Things have gotten so sick, sad, and scary that everyone is searching: Demeter, for her daughter, who's never where she's expected to be. The We's, for who to blame. And Persephone, for how to atone and make things right. By the end, everyone realizes that it is "we" â?? and not really any gods â?? who are doing all this searching.

Things are bad. The We's have given up gods and stories. They feel so much grief and guilt that they regret being human. They give up each other and themselves. All they can tell is the bad. But then, they hear a little voice, asking questions, and it bring them back to stories. And then they find that even in the horrors, they can still laugh, and it brings them back together. They decide to go down to Hades to ask him what to do, and to maybe stay there. But he cannot solve their problems, and they must come back above, to all the shine and clamor.

Food Pairings
Movement I & II
Lost Meadow: seeded rye lavash, roasted carrot soil, spring shoots, wild flowers & colony collapse dressing
Slack Tide: Damariscotta oyster, Atlantic seaweed salad, tar balls
from local producers: Aurora Mills, Bumbleroot Organic Farm, Homegrown Herb and Teas, Tom's Honey; Norumbega Oysters Inc, Atlantic Holdfast Seaweed Co.

Movement III
Chocolate Underground: dark chocolate bon bon, pomegranate caramel, rose & lemon thyme bouquet, felt
Smiling Hill Farm, Homegrown Herb and Teas, and Genevieve's personal herb garden

Drink Offerings
flower liqueurs, gin, citrus vodka, dry vermouth, Campari, bitters, grapefruit juice
Inspired by the alertness and rejuvenation one feels on those first few really warm days in spring & by those freakishly warm mid-winter days. The end result is a lilting, floral beverage with lingering bitterness.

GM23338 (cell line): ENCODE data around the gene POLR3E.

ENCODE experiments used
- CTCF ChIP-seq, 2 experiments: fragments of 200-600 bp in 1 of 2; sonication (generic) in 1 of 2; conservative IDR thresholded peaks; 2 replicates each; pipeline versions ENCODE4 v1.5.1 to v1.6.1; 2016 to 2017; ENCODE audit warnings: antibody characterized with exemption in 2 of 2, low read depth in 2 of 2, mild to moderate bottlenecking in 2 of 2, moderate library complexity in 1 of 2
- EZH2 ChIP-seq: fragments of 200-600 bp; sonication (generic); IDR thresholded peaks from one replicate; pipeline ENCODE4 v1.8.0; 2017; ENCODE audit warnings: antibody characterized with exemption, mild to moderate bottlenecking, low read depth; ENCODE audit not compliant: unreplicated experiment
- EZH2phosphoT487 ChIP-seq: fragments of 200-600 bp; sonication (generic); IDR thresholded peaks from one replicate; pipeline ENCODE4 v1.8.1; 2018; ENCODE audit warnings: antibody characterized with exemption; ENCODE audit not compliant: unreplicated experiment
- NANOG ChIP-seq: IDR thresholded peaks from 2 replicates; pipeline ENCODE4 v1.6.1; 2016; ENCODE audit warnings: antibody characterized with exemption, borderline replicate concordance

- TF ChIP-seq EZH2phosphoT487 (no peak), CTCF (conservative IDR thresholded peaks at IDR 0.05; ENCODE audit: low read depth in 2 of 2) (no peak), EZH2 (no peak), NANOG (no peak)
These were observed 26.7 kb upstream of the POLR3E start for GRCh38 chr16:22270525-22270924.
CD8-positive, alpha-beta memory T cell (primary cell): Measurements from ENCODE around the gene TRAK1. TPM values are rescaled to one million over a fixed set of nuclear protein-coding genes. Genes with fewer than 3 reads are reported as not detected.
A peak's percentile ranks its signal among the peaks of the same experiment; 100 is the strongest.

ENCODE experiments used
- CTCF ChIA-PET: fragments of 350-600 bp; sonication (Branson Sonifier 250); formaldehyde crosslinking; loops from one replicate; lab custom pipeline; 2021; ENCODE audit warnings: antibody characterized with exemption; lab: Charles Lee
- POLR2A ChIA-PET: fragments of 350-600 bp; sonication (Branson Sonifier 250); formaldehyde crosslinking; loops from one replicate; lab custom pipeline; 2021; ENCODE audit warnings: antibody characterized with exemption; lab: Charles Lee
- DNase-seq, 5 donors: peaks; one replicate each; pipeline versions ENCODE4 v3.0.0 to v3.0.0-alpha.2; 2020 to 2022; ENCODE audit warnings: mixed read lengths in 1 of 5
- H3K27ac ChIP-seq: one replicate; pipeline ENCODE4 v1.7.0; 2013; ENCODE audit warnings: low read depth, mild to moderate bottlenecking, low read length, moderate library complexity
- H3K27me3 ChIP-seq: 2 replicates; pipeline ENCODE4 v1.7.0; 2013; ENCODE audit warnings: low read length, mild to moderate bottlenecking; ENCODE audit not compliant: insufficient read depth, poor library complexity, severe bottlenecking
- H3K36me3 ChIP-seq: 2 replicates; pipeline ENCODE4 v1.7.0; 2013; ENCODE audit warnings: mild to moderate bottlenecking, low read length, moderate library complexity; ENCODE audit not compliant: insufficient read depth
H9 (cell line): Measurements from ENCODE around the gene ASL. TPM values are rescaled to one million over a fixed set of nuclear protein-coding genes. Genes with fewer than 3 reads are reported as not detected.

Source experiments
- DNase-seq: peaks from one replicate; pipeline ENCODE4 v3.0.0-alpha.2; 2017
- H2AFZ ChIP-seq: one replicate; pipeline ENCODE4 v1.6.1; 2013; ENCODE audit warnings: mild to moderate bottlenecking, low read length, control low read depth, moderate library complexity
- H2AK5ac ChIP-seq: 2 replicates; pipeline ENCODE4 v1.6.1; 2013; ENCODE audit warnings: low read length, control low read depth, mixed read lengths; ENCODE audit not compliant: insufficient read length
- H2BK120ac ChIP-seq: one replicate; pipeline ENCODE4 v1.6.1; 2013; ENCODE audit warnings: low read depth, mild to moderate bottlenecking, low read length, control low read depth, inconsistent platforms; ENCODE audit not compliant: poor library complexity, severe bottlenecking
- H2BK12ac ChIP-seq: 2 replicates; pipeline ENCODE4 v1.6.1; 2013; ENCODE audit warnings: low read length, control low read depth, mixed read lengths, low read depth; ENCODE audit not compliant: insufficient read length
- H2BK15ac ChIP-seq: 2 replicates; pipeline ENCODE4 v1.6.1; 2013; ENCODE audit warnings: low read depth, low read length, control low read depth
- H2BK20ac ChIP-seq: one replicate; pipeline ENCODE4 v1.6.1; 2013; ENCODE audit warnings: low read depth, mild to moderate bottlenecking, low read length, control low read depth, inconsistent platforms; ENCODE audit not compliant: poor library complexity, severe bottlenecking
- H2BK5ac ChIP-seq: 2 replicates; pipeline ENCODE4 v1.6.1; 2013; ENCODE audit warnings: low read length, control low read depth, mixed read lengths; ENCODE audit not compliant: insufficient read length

single malt & blended scotches, sweet vermouth, averna amaro, creme de cacao, ancho chile liqueur, "black" bitters, and "leather" bitters.
Inspired by all of the wonderful and horrific things that happen in darkness. Sipped slowly, this drink will reveal earthy funk, spicy heat, and deep dark roastiness.

HINGE/WORKS creates experimental opera through both classical and modern lenses, fusing abstract composition, poetry, and movement for performance in site-specific installations and non-traditional venues. Hinge/Works: arching the joint of word and sound.

Other Projects by Jenna Crowder

Jenna Crowder

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BFA Alumni

Major: Sculpture

Graduation Year: 2007

Artist Statement:

My practice is characterized by an investigation of language as a poetic space between desire and actualization. Trained as a sculptor and influenced by design principles, linguistics, and pop culture, I use typography, performance, and space to explore both the tactility of the written word as well as its cultural ramifications.